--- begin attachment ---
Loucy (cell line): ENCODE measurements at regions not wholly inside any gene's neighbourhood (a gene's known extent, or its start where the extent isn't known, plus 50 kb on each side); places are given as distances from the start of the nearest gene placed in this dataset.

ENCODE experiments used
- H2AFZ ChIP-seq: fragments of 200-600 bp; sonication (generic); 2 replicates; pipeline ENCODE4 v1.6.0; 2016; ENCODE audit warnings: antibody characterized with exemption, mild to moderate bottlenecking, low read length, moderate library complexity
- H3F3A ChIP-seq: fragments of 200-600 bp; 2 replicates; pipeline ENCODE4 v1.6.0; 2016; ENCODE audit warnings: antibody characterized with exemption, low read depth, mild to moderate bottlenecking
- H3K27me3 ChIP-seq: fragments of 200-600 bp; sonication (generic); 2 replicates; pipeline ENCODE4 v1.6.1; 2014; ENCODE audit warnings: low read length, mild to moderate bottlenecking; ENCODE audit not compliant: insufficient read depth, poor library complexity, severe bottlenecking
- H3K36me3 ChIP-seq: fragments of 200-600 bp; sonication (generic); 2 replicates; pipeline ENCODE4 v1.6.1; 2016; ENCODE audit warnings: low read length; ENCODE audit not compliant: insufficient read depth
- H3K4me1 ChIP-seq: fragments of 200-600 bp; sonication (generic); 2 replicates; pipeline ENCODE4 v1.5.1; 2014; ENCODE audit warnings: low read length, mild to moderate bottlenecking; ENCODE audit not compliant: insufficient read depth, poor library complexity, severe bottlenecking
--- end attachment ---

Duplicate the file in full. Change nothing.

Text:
Loucy (cell line): ENCODE measurements at regions not wholly inside any gene's neighbourhood (a gene's known extent, or its start where the extent isn't known, plus 50 kb on each side); places are given as distances from the start of the nearest gene placed in this dataset.

ENCODE experiments used
- H2AFZ ChIP-seq: fragments of 200-600 bp; sonication (generic); 2 replicates; pipeline ENCODE4 v1.6.0; 2016; ENCODE audit warnings: antibody characterized with exemption, mild to moderate bottlenecking, low read length, moderate library complexity
- H3F3A ChIP-seq: fragments of 200-600 bp; 2 replicates; pipeline ENCODE4 v1.6.0; 2016; ENCODE audit warnings: antibody characterized with exemption, low read depth, mild to moderate bottlenecking
- H3K27me3 ChIP-seq: fragments of 200-600 bp; sonication (generic); 2 replicates; pipeline ENCODE4 v1.6.1; 2014; ENCODE audit warnings: low read length, mild to moderate bottlenecking; ENCODE audit not compliant: insufficient read depth, poor library complexity, severe bottlenecking
- H3K36me3 ChIP-seq: fragments of 200-600 bp; sonication (generic); 2 replicates; pipeline ENCODE4 v1.6.1; 2016; ENCODE audit warnings: low read length; ENCODE audit not compliant: insufficient read depth
- H3K4me1 ChIP-seq: fragments of 200-600 bp; sonication (generic); 2 replicates; pipeline ENCODE4 v1.5.1; 2014; ENCODE audit warnings: low read length, mild to moderate bottlenecking; ENCODE audit not compliant: insufficient read depth, poor library complexity, severe bottlenecking